The Kansas Senate has tentatively approved an education funding plan that mostly moves around existing funds, in order to comply with a Supreme Court order to equalize funding between rich and poor schools. For example, under this measure, money currently earmarked for school transportation and online classes will be shifted in order to shore up other parts of the education budget. State Senator Ty Masterson, an Andover Republican, said they are prioritizing spending.
(“That’s what this job is, that’s what we do is prioritize our spending. And obviously this has become a significant enough priority that we’re shifting resources from other areas,” said Masterson.)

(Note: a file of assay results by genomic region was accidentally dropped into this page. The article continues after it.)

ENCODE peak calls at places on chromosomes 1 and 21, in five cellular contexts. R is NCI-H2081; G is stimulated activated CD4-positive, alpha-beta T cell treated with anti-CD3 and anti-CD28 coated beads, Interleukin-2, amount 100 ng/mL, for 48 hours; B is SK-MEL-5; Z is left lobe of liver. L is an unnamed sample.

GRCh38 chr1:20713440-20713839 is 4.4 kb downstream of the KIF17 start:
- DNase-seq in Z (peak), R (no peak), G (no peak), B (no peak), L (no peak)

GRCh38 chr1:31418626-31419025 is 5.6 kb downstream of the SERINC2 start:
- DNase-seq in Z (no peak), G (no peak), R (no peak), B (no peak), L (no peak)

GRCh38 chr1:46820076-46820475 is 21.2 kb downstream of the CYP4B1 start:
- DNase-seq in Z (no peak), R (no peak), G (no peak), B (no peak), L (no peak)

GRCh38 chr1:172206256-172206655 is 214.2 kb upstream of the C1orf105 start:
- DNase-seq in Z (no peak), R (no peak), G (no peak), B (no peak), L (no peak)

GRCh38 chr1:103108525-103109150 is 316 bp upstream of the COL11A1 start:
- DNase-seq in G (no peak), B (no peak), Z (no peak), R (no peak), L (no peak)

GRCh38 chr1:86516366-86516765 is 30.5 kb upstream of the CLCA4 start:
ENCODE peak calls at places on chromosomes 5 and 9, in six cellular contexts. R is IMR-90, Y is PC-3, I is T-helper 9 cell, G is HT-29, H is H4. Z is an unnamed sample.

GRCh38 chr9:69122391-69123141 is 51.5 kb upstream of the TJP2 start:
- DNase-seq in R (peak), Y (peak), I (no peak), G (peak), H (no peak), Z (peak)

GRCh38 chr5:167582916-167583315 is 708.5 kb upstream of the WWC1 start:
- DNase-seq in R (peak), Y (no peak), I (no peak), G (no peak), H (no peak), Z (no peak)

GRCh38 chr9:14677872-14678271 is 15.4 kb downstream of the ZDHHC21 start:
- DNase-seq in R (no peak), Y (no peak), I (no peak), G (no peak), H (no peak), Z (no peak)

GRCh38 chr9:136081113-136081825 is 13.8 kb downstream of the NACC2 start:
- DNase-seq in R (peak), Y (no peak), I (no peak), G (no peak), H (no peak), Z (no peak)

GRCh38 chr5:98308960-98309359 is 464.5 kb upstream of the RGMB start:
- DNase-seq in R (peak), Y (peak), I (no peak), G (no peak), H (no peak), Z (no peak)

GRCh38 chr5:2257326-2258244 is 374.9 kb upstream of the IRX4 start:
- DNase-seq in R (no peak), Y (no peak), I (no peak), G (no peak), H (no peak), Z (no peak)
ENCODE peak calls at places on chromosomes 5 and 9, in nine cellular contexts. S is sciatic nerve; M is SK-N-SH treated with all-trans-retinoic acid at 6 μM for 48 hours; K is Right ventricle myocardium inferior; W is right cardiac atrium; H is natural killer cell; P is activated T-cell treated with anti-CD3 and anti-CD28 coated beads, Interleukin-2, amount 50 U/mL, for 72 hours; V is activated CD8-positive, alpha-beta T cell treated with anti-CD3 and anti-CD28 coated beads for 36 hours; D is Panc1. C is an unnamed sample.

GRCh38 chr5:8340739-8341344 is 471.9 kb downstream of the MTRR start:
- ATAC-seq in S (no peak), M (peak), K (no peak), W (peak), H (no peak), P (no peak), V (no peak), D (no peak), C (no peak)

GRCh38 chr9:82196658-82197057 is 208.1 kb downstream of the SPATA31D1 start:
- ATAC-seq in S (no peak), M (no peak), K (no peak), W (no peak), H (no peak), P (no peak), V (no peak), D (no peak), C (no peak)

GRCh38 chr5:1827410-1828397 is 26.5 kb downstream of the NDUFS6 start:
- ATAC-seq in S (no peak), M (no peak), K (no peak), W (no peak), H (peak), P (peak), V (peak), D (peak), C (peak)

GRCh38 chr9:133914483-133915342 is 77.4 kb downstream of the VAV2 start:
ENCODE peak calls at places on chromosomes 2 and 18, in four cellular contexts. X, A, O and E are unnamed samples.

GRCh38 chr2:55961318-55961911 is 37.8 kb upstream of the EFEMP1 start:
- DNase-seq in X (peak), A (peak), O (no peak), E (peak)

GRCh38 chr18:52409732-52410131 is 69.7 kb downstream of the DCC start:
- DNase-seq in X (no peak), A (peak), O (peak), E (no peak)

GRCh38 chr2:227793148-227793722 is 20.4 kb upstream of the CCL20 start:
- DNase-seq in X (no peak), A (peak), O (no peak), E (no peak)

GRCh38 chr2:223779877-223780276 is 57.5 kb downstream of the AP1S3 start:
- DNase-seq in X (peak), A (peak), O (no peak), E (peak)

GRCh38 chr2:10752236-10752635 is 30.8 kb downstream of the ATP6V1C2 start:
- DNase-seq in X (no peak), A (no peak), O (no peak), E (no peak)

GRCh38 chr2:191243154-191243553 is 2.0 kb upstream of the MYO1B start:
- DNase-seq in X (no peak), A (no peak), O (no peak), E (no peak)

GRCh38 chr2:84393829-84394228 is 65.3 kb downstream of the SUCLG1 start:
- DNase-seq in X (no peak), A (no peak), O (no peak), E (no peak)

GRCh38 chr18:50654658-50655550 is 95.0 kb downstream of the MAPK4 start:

The Senate school funding plan includes policy issues like new licensing rules for teachers. It also prevents the state from spending tax dollars to implement Common Core reading and math standards. Senator Anthony Hensley, a Topeka Democrat, made a motion to scrap the policy changes and simply add more money to education funding.
(“It addresses what the court told us to do, and all the rest of this stuff that we have in this bill isn’t necessary,“ said Hensley.)
Hensley proposed using the state's cash reserves to cover the cost of funding public schools but his motion failed. Debate on the plan lasted into the early morning hours. Legislative leaders say they hope to finish work on the issue before lawmakers leave for a month-long break.